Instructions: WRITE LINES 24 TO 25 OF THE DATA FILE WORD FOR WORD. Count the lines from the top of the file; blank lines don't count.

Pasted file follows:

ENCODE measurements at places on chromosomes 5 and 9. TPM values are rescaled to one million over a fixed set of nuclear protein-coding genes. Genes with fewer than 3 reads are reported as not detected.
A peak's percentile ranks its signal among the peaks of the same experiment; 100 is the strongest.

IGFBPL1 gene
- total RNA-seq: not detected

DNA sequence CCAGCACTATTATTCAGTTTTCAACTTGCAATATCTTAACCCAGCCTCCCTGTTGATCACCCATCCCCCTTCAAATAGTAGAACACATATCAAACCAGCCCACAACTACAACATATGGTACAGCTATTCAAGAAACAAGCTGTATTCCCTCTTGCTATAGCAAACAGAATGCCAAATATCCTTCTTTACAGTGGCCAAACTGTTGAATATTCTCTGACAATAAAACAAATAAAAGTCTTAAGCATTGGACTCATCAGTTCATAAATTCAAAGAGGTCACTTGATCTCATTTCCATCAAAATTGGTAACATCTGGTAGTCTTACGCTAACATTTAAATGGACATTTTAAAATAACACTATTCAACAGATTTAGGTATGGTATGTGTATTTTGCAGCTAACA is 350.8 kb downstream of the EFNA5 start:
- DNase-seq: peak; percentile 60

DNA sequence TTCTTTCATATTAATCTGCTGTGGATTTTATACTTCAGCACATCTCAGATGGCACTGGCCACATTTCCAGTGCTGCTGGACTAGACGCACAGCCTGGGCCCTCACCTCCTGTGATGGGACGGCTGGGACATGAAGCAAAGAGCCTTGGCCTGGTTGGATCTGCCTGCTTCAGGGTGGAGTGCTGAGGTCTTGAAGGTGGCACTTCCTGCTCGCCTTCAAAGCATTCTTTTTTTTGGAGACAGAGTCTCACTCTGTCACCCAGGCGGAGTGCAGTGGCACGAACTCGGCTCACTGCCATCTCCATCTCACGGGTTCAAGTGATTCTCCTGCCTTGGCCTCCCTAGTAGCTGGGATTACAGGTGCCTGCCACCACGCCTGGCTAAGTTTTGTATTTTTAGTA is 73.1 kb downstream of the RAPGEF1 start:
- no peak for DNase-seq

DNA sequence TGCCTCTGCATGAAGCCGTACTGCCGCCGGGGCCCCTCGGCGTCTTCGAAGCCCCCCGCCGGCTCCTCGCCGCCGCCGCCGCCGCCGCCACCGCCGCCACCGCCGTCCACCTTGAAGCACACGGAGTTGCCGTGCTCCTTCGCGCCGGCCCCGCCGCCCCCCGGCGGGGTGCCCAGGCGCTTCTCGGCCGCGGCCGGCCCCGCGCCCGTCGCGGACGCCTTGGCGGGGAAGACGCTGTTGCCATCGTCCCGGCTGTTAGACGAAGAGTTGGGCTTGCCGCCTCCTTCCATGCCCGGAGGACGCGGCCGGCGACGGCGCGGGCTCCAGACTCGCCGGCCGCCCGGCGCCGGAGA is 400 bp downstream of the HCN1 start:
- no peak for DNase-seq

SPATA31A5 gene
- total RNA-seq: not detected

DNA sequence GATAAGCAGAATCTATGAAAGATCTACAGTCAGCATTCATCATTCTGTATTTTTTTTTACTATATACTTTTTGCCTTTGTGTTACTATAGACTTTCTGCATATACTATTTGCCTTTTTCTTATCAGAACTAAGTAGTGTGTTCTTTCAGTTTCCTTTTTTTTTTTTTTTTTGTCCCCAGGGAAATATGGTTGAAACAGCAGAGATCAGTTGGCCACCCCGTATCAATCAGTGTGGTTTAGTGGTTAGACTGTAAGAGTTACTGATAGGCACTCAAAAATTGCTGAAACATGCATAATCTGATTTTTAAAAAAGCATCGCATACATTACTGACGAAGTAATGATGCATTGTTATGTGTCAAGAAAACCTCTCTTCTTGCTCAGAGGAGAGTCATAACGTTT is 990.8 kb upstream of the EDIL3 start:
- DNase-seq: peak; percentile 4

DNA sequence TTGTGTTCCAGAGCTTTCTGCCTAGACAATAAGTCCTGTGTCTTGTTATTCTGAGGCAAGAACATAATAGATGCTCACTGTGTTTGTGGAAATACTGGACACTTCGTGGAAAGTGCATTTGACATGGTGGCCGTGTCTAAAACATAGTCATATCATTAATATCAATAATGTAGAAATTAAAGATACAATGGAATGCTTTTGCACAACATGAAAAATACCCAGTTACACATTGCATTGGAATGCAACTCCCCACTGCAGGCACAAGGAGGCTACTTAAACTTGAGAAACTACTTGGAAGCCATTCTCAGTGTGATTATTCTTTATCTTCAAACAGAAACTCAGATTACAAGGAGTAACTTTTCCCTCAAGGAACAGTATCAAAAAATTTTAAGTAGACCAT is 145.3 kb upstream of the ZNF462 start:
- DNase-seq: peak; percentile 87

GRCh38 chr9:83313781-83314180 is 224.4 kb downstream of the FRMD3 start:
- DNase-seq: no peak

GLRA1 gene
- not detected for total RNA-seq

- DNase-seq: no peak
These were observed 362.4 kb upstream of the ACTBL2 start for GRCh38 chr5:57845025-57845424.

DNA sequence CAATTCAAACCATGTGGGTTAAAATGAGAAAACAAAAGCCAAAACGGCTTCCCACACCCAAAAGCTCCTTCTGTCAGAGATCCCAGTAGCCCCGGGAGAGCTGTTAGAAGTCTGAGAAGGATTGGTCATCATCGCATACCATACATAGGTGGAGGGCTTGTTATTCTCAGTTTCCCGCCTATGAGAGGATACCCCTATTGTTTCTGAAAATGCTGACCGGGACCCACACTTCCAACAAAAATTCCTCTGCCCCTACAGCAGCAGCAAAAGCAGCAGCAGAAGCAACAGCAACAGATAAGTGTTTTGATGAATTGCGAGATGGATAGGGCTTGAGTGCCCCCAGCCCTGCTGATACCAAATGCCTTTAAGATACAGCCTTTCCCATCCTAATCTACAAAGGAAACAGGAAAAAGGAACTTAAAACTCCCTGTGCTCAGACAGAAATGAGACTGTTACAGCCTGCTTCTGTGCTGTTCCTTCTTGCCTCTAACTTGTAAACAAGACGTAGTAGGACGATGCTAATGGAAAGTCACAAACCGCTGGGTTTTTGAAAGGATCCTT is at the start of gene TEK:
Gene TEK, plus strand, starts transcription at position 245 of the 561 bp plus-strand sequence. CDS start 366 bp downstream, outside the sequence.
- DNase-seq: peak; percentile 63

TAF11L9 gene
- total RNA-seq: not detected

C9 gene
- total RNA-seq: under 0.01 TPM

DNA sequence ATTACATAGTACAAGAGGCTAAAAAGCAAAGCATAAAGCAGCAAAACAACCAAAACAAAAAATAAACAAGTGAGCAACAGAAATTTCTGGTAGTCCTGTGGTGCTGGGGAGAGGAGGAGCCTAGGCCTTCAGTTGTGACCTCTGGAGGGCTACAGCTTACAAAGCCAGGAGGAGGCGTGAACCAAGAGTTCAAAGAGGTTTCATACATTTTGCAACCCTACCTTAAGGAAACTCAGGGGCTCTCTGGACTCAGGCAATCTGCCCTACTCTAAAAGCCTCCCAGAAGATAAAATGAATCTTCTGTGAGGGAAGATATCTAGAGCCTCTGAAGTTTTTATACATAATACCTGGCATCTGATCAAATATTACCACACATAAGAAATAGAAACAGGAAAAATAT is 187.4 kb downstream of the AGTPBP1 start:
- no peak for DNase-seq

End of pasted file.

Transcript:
Gene TEK, plus strand, starts transcription at position 245 of the 561 bp plus-strand sequence. CDS start 366 bp downstream, outside the sequence.
- DNase-seq: peak; percentile 63